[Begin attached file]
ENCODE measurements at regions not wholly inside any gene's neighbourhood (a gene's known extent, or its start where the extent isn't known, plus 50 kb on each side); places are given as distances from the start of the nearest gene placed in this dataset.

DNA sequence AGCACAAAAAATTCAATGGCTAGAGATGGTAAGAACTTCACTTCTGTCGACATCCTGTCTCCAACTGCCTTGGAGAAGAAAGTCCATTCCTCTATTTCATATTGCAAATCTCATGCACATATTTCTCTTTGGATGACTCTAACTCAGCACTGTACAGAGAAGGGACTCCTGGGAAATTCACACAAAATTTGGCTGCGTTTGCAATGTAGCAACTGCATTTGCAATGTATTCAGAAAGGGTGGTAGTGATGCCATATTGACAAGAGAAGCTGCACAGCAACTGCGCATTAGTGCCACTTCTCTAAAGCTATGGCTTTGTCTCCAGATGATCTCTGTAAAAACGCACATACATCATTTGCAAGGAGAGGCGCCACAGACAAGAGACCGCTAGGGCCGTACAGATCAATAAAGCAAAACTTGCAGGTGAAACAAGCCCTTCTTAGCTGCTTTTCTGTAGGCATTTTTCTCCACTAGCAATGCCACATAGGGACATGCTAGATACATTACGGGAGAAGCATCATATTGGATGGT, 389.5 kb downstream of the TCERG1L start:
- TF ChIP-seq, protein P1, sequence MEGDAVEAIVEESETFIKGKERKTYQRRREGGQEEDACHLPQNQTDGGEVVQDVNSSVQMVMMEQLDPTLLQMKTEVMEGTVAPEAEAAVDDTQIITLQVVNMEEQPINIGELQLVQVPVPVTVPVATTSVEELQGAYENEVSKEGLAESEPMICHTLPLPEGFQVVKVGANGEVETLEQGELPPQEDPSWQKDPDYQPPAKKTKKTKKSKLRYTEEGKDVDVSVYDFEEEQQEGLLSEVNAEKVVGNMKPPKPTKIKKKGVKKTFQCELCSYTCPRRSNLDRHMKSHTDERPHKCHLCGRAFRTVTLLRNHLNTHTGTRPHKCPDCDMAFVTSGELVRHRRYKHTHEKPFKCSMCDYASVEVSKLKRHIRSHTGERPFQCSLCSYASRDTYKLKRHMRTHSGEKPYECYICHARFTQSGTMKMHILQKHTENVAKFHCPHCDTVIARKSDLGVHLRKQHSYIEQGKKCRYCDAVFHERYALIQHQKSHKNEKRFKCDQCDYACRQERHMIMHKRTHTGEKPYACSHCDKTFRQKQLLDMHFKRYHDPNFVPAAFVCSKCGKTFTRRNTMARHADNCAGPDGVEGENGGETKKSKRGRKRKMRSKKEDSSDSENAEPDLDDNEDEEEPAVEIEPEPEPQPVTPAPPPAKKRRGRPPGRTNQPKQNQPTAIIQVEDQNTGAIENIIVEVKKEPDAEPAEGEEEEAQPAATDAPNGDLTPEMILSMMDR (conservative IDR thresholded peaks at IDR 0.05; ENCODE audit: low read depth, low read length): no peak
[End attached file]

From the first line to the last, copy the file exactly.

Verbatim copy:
ENCODE measurements at regions not wholly inside any gene's neighbourhood (a gene's known extent, or its start where the extent isn't known, plus 50 kb on each side); places are given as distances from the start of the nearest gene placed in this dataset.

DNA sequence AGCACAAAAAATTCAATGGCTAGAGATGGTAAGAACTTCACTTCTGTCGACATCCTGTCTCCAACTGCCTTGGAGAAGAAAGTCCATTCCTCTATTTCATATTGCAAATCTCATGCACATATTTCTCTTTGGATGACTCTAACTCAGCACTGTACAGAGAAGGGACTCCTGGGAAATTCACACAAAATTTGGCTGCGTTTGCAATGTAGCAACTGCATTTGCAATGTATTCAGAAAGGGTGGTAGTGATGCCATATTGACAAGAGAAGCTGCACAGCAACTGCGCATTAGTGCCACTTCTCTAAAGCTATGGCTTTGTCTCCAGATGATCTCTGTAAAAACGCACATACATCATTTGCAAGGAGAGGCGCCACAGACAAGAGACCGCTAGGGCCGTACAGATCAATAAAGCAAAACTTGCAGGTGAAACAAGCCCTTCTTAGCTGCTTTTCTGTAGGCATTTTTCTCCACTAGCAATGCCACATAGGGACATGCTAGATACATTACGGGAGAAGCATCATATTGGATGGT, 389.5 kb downstream of the TCERG1L start:
- TF ChIP-seq, protein P1, sequence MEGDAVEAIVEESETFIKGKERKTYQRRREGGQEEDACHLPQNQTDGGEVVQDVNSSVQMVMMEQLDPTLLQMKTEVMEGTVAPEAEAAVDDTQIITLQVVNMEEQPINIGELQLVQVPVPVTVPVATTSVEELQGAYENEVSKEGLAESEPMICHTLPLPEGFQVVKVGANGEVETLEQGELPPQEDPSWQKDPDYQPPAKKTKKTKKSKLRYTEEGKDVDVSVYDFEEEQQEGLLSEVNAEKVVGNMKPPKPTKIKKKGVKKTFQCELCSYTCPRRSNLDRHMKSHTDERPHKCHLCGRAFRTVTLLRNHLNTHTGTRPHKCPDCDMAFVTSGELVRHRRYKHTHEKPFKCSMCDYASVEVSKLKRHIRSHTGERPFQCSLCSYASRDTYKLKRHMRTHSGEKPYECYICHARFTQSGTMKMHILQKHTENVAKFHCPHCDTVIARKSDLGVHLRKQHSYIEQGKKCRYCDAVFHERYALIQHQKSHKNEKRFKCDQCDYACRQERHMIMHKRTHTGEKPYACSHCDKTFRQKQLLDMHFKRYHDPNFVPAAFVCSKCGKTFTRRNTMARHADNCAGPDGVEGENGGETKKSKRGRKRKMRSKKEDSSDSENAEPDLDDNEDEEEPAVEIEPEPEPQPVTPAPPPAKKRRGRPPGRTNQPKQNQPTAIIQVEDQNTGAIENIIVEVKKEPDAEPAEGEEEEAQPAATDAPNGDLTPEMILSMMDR (conservative IDR thresholded peaks at IDR 0.05; ENCODE audit: low read depth, low read length): no peak